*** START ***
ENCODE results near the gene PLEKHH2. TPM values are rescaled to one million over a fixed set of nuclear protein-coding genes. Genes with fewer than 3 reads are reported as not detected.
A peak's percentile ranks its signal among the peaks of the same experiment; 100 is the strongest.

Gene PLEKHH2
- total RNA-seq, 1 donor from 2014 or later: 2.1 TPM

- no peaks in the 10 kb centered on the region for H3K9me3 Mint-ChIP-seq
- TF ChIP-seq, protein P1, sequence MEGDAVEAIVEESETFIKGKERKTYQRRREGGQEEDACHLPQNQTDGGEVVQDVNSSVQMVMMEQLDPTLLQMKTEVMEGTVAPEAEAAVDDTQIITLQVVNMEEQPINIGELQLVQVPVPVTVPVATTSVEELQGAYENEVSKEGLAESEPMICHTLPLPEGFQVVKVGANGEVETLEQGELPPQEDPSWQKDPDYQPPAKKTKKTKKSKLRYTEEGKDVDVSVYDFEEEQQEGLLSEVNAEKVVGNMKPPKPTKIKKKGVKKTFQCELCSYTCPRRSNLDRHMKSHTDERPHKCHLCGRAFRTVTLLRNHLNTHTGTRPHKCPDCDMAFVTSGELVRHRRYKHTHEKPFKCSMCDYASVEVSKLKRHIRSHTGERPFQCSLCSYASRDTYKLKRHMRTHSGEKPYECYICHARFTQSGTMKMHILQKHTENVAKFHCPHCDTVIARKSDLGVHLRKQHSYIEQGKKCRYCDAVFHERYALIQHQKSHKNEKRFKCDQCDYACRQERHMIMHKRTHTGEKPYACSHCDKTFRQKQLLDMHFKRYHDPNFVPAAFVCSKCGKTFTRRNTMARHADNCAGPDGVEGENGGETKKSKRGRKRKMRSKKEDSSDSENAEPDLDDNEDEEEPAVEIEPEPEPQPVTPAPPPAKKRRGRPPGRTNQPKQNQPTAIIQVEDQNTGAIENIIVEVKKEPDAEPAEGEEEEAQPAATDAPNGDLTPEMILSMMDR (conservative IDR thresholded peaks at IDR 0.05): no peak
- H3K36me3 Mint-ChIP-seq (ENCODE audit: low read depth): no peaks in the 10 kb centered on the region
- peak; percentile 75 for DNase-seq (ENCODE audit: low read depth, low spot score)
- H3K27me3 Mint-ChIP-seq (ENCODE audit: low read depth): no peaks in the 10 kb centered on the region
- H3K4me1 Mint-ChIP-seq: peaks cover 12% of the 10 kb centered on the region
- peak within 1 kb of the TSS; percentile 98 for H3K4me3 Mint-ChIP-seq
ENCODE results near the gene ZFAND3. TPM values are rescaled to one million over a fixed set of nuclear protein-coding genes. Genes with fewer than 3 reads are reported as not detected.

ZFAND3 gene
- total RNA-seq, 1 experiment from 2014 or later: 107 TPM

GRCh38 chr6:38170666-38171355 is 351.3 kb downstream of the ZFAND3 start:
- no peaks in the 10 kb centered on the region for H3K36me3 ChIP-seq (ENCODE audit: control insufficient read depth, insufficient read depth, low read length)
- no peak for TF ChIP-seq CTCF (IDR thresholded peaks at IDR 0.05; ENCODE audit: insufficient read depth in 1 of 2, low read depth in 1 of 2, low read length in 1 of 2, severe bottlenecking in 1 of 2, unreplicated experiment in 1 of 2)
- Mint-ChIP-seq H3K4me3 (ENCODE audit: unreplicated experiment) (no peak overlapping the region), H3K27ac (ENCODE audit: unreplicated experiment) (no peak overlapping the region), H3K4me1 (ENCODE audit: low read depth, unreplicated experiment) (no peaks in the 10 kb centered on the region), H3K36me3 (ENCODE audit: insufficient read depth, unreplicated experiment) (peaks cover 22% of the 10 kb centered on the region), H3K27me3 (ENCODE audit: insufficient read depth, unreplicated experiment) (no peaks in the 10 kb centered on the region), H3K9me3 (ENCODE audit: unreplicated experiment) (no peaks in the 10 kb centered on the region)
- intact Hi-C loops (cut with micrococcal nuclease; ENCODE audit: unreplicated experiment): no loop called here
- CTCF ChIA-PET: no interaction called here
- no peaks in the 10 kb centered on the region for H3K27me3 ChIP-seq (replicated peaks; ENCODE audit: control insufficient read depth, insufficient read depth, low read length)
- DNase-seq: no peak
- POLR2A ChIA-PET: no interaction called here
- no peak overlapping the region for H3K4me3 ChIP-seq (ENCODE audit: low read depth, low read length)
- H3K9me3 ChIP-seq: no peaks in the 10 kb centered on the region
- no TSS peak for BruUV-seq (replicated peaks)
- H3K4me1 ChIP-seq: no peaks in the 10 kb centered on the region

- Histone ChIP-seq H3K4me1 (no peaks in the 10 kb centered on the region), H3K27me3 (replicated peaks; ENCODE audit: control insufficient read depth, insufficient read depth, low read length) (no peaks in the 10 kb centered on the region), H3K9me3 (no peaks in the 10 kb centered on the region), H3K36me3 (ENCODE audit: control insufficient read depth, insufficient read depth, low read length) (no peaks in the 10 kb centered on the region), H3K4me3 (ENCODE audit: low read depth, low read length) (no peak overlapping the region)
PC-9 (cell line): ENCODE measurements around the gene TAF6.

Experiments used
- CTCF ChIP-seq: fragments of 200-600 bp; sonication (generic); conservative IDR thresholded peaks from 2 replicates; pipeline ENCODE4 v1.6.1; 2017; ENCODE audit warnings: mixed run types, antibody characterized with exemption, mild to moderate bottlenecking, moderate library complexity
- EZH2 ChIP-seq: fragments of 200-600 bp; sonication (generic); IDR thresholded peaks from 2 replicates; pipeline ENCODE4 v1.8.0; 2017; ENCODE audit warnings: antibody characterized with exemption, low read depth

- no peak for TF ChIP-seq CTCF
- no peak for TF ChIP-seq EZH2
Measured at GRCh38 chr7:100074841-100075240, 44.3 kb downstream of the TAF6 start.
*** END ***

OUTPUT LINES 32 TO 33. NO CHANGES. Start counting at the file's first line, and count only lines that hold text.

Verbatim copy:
- EZH2 ChIP-seq: fragments of 200-600 bp; sonication (generic); IDR thresholded peaks from 2 replicates; pipeline ENCODE4 v1.8.0; 2017; ENCODE audit warnings: antibody characterized with exemption, low read depth

- no peak for TF ChIP-seq CTCF